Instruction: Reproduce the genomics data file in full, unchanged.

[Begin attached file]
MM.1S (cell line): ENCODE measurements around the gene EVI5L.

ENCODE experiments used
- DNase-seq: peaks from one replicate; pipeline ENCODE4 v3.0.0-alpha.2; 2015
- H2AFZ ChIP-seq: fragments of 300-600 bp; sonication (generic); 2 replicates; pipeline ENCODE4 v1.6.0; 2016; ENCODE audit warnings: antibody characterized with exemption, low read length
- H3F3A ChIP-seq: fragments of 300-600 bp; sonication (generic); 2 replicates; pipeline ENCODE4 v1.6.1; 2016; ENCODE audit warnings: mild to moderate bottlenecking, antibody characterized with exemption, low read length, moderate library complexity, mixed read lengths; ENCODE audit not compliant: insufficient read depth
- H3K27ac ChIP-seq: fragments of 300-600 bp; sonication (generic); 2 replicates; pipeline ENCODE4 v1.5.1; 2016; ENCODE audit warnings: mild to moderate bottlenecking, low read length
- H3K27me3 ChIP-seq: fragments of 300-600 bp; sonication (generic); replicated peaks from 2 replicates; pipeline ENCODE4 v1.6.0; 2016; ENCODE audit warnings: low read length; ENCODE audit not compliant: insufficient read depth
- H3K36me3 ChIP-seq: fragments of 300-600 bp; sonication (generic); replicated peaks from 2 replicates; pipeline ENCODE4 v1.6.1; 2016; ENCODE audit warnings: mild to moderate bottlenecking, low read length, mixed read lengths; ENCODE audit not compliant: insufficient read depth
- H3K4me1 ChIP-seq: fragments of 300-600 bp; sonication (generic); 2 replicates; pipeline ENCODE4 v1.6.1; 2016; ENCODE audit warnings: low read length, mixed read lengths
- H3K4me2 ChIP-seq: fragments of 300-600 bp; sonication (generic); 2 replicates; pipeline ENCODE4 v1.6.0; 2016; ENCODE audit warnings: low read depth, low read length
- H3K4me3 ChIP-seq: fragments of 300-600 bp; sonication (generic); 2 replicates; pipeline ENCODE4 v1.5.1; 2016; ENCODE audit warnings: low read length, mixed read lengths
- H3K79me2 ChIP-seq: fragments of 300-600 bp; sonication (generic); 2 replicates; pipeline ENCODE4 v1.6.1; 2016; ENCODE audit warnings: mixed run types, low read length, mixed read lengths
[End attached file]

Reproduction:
MM.1S (cell line): ENCODE measurements around the gene EVI5L.

ENCODE experiments used
- DNase-seq: peaks from one replicate; pipeline ENCODE4 v3.0.0-alpha.2; 2015
- H2AFZ ChIP-seq: fragments of 300-600 bp; sonication (generic); 2 replicates; pipeline ENCODE4 v1.6.0; 2016; ENCODE audit warnings: antibody characterized with exemption, low read length
- H3F3A ChIP-seq: fragments of 300-600 bp; sonication (generic); 2 replicates; pipeline ENCODE4 v1.6.1; 2016; ENCODE audit warnings: mild to moderate bottlenecking, antibody characterized with exemption, low read length, moderate library complexity, mixed read lengths; ENCODE audit not compliant: insufficient read depth
- H3K27ac ChIP-seq: fragments of 300-600 bp; sonication (generic); 2 replicates; pipeline ENCODE4 v1.5.1; 2016; ENCODE audit warnings: mild to moderate bottlenecking, low read length
- H3K27me3 ChIP-seq: fragments of 300-600 bp; sonication (generic); replicated peaks from 2 replicates; pipeline ENCODE4 v1.6.0; 2016; ENCODE audit warnings: low read length; ENCODE audit not compliant: insufficient read depth
- H3K36me3 ChIP-seq: fragments of 300-600 bp; sonication (generic); replicated peaks from 2 replicates; pipeline ENCODE4 v1.6.1; 2016; ENCODE audit warnings: mild to moderate bottlenecking, low read length, mixed read lengths; ENCODE audit not compliant: insufficient read depth
- H3K4me1 ChIP-seq: fragments of 300-600 bp; sonication (generic); 2 replicates; pipeline ENCODE4 v1.6.1; 2016; ENCODE audit warnings: low read length, mixed read lengths
- H3K4me2 ChIP-seq: fragments of 300-600 bp; sonication (generic); 2 replicates; pipeline ENCODE4 v1.6.0; 2016; ENCODE audit warnings: low read depth, low read length
- H3K4me3 ChIP-seq: fragments of 300-600 bp; sonication (generic); 2 replicates; pipeline ENCODE4 v1.5.1; 2016; ENCODE audit warnings: low read length, mixed read lengths
- H3K79me2 ChIP-seq: fragments of 300-600 bp; sonication (generic); 2 replicates; pipeline ENCODE4 v1.6.1; 2016; ENCODE audit warnings: mixed run types, low read length, mixed read lengths